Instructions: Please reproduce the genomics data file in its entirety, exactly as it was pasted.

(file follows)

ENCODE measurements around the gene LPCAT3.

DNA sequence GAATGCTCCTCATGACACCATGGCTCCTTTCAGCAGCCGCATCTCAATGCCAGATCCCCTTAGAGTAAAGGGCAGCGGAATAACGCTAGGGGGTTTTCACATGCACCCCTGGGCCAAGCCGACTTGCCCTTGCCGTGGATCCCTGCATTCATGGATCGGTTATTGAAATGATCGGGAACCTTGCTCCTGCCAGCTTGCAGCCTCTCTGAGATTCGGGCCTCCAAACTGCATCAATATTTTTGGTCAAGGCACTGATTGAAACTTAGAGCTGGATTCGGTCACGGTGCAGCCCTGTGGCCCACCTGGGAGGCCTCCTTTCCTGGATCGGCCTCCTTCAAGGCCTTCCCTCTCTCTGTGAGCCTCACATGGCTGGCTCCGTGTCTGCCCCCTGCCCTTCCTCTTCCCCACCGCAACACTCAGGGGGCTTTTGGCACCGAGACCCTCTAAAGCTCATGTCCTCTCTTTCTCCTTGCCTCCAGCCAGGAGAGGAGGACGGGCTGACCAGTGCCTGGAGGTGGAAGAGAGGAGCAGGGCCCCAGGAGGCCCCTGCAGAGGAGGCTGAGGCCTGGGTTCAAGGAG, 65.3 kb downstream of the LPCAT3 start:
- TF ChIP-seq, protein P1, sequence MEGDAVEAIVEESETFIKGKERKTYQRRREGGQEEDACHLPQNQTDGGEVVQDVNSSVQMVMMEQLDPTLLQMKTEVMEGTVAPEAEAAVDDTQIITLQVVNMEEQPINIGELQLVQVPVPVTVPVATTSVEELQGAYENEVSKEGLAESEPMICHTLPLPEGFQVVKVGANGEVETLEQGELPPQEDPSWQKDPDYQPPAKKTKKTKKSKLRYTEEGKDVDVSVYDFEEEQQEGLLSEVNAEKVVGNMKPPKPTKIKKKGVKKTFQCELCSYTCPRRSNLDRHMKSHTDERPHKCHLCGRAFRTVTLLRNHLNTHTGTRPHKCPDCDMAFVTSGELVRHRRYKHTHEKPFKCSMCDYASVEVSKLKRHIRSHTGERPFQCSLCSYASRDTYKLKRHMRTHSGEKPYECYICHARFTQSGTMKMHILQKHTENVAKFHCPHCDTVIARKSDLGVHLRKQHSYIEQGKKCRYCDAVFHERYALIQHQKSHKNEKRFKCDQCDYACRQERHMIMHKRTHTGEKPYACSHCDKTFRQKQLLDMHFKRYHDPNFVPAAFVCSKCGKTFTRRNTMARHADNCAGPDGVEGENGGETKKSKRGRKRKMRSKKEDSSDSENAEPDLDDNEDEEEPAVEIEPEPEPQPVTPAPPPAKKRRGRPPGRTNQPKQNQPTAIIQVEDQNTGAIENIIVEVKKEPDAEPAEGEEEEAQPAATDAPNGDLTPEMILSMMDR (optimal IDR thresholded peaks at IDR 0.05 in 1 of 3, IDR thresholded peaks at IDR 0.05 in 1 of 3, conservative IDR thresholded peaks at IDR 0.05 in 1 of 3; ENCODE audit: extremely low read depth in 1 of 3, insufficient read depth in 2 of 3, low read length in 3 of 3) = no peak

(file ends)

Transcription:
ENCODE measurements around the gene LPCAT3.

DNA sequence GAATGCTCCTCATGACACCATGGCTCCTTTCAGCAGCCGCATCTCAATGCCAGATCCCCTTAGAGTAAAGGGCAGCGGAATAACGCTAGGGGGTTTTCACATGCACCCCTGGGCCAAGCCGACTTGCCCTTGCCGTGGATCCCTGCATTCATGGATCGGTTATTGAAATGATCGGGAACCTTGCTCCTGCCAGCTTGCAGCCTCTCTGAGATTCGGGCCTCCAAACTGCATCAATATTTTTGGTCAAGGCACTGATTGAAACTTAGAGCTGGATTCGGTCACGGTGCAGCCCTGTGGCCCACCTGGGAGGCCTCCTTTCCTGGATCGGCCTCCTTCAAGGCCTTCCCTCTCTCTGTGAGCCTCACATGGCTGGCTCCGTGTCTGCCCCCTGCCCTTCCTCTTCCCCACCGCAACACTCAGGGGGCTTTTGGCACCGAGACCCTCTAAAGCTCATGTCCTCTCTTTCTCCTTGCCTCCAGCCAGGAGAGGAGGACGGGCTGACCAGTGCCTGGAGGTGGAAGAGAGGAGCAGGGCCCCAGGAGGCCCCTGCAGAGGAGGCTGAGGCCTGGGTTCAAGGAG, 65.3 kb downstream of the LPCAT3 start:
- TF ChIP-seq, protein P1, sequence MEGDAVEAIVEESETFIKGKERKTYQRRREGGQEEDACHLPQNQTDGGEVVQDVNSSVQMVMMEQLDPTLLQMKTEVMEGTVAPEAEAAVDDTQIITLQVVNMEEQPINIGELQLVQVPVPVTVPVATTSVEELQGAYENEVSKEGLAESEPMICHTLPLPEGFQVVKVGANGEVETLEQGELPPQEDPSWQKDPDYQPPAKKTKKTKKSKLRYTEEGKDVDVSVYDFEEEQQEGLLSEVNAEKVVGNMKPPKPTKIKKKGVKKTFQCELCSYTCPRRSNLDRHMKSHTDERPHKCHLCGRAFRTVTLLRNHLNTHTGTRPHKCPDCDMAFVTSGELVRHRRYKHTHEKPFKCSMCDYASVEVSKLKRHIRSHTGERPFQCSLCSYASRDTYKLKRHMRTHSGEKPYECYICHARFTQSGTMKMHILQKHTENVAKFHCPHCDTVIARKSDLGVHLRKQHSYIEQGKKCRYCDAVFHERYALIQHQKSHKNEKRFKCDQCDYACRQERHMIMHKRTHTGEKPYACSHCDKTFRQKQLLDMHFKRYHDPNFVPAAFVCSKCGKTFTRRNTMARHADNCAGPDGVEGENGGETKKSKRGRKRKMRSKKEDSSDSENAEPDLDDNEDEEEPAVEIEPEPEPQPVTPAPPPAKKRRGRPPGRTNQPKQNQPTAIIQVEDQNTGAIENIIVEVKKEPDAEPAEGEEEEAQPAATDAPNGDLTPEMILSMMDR (optimal IDR thresholded peaks at IDR 0.05 in 1 of 3, IDR thresholded peaks at IDR 0.05 in 1 of 3, conservative IDR thresholded peaks at IDR 0.05 in 1 of 3; ENCODE audit: extremely low read depth in 1 of 3, insufficient read depth in 2 of 3, low read length in 3 of 3) = no peak